Jul 21, 2016
1,624
2,692
UK
This is generally true of all new vehicles and is the case when you get replacement brakes and discs. It's similar for new tyres. There's no Tesla magic required ... you just need to drive the car, whilst being aware that they are new brakes. If it gives confidence then yes, go for a drive building up brake pressure over a series of stops and then try a couple of emergency stops ... but this isn't a requirement and your car won't be doomed to have poor brakes for the rest of its life if you don't do it.
It's not the same with an EV using regen though as you have to drive the car for many more miles to get the pads contacting the discs fully than you would an ICE car.

The fact is brakes on any car work and feel a lot better once bedded and there are plenty of drivers on our roads who don't press the brake pedal hard enough in an emergency situation, so they need all the help they can get.

And as I said above, do not use stops to bed brakes.
 
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destructure00

Active Member
Mar 2, 2019
1,464
1,619
Scottsdale, AZ
My method for street pads is 4-6 medium brakes from 45 mph to probably 15 mph or so then another 4-6 hard brakes from 65 to 15 mph, then drive around without stopping for 10-15 mins to let everything cool.
 

Durzel

Active Member
Jul 17, 2019
2,846
1,865
Bath, UK
I didn't even realise this was a thing. Is this something printed in the manual or is it more of a apocryphal thing like Italian tuneups?
 

Smog

Member
Feb 13, 2020
187
49
Barnsley, UK
85D27EB6-F83E-495D-857D-7A0A98A7BB51.jpeg
5B53AEB8-980A-4A0C-A6C1-095DD088D210.jpeg
7DE81E2C-9D2C-44C7-8B69-3587C701E6B1.jpeg

I was so excited I forgot to upload these on the 28th (Saturday) no obvious panel issues I can see but anyone know where I should be double checking? I tried the checklist but wasn’t sure on measurements as it all looked good!
 
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Durzel

Active Member
Jul 17, 2019
2,846
1,865
Bath, UK
Looks spot on to me, at least the doors & chrome trim.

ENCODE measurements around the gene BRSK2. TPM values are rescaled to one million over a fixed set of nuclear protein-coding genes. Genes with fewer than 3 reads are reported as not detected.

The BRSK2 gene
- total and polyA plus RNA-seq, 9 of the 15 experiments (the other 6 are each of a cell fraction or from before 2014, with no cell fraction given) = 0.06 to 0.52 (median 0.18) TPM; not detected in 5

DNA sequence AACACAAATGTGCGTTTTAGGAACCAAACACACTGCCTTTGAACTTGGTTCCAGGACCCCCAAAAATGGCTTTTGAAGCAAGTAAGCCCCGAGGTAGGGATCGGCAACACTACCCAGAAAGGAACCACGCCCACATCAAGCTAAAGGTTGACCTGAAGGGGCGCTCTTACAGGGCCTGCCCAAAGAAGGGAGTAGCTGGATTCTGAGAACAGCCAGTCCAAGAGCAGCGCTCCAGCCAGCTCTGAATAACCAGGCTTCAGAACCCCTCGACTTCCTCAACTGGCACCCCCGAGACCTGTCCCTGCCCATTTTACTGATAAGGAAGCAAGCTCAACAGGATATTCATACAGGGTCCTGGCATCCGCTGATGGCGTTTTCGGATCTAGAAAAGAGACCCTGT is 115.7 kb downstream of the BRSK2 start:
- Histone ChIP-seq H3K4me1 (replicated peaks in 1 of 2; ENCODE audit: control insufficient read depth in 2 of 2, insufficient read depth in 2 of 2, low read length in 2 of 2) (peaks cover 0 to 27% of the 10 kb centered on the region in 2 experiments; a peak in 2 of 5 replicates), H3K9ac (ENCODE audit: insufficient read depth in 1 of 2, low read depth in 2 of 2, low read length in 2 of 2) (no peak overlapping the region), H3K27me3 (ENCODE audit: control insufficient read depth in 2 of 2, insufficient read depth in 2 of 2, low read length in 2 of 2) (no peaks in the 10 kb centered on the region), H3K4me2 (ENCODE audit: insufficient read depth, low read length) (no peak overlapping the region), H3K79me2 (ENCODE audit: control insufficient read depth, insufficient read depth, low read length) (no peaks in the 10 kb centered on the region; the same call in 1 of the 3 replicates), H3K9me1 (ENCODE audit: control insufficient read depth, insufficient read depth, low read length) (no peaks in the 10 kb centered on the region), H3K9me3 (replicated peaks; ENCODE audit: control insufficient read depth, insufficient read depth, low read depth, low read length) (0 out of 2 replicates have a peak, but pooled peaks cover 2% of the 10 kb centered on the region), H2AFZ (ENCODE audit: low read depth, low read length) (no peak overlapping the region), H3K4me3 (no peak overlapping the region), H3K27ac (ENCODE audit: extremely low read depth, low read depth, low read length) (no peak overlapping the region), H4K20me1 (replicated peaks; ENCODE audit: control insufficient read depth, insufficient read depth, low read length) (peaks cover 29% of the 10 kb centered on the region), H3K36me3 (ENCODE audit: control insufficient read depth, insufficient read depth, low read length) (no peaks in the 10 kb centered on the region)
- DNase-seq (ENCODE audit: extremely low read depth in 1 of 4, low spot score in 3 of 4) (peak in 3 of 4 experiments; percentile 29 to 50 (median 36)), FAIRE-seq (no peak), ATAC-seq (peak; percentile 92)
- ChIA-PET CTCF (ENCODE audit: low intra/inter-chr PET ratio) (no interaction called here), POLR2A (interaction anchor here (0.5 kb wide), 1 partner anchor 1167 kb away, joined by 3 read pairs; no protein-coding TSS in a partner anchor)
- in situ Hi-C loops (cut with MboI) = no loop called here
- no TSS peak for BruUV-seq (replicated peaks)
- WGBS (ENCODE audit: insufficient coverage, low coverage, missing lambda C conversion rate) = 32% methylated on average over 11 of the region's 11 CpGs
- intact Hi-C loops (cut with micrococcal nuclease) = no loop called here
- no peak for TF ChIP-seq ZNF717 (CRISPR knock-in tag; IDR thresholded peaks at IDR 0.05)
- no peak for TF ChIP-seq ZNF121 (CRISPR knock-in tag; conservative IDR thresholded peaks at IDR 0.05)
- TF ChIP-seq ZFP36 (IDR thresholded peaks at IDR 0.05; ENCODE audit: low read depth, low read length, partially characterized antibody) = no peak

If I was to make a very minor observation, the bonnet looks very slightly higher at the front right (looking from the front). There is a rubber "thing" on the bottom of it that you can twist to adjust the height.
 

Adopado

Active Member
Aug 19, 2019
3,298
2,465
Scotland
I didn't even realise this was a thing. Is this something printed in the manual or is it more of a apocryphal thing like Italian tuneups?

It's come from a track perspective. If you have brand new pads and/or discs and you are about to race then you want them bedded in to give the best performance. In a track car you don't generally do mixed multi-speed driving so you go from non-bedded directly to full performance. In normal road use the mix of braking that you do is normally quite sufficient to bed in the brakes over a short time. If you have just got your performance vehicle and you intend to wring its neck on the road first time out then yes, it would be a good idea to do some thought out bedding in of the brakes first, ... but most drivers are not going to do that. By the time you've got to know your car well enough to seriously put it through its paces the brakes are likely to be bedded in. The Tesla uses its brakes less than ICE cars so the thinking is that the bedding in process will take a bit longer ... otherwise it's no different to any other car/braking issue. If you never bedded in brakes in your life before you probably don't need to start now ... just don't expect top braking performance in any car with brand new brakes when you reach your first tight corner at 100mph.
 

Electric Dream

Pilots the Millennium Milkfloat
Jul 21, 2016
1,624
2,692
UK
I've seen Model 3s with 5000+ miles on them and the pads haven't yet contacted the discs across the full width.

That's not good and will lead to uneven wear, brake dust build up and noise in the long run. This is why so many Model 3 owners complain about squeal.

Which is why I'm suggesting bedding them when you get the car.

But each to his own. It's not just for track driving.